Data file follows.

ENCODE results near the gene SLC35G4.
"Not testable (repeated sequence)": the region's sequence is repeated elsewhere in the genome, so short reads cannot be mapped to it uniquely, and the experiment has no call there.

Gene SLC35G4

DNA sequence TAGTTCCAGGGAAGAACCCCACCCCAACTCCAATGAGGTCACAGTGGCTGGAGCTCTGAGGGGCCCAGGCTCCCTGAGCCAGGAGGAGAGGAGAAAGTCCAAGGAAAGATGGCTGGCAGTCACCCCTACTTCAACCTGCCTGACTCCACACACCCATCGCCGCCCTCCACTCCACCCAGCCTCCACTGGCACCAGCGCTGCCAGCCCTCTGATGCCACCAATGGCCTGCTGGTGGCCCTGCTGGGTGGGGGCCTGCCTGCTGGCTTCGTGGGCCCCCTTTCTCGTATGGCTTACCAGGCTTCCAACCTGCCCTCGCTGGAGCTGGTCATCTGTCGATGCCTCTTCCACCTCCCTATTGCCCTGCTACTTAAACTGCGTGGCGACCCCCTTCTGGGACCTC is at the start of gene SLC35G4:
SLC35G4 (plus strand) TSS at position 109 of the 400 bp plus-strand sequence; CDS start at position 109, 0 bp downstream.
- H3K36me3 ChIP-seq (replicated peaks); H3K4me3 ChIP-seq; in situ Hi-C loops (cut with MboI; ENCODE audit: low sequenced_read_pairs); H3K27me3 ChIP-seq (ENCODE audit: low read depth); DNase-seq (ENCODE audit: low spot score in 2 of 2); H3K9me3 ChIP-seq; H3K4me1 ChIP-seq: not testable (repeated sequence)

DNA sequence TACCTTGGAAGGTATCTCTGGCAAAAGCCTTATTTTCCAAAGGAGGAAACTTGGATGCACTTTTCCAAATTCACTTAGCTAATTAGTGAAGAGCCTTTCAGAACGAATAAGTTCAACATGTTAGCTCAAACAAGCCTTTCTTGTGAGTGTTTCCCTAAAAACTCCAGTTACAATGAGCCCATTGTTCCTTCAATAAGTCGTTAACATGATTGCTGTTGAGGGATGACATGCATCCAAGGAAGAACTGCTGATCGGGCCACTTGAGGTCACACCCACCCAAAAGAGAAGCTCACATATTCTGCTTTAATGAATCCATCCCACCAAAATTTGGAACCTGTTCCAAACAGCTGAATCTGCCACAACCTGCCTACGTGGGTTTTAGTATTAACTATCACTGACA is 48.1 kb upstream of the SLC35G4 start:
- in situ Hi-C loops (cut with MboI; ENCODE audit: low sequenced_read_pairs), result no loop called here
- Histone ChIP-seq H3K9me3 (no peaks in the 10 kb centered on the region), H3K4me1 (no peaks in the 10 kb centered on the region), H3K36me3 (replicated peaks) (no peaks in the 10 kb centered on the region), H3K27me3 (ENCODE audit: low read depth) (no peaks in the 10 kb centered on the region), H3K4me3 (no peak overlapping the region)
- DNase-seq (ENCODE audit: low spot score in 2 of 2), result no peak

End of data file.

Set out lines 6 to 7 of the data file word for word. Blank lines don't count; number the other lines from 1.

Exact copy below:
- H3K36me3 ChIP-seq (replicated peaks); H3K4me3 ChIP-seq; in situ Hi-C loops (cut with MboI; ENCODE audit: low sequenced_read_pairs); H3K27me3 ChIP-seq (ENCODE audit: low read depth); DNase-seq (ENCODE audit: low spot score in 2 of 2); H3K9me3 ChIP-seq; H3K4me1 ChIP-seq: not testable (repeated sequence)

DNA sequence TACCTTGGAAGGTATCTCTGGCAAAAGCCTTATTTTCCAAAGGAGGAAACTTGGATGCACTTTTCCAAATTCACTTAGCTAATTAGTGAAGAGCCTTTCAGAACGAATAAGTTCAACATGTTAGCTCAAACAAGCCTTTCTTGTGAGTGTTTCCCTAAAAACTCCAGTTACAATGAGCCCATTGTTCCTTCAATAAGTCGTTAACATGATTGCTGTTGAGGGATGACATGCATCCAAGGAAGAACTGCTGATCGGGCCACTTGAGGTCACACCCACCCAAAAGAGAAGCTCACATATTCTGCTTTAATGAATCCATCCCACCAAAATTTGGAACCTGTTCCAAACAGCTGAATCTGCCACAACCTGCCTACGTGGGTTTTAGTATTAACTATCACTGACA is 48.1 kb upstream of the SLC35G4 start: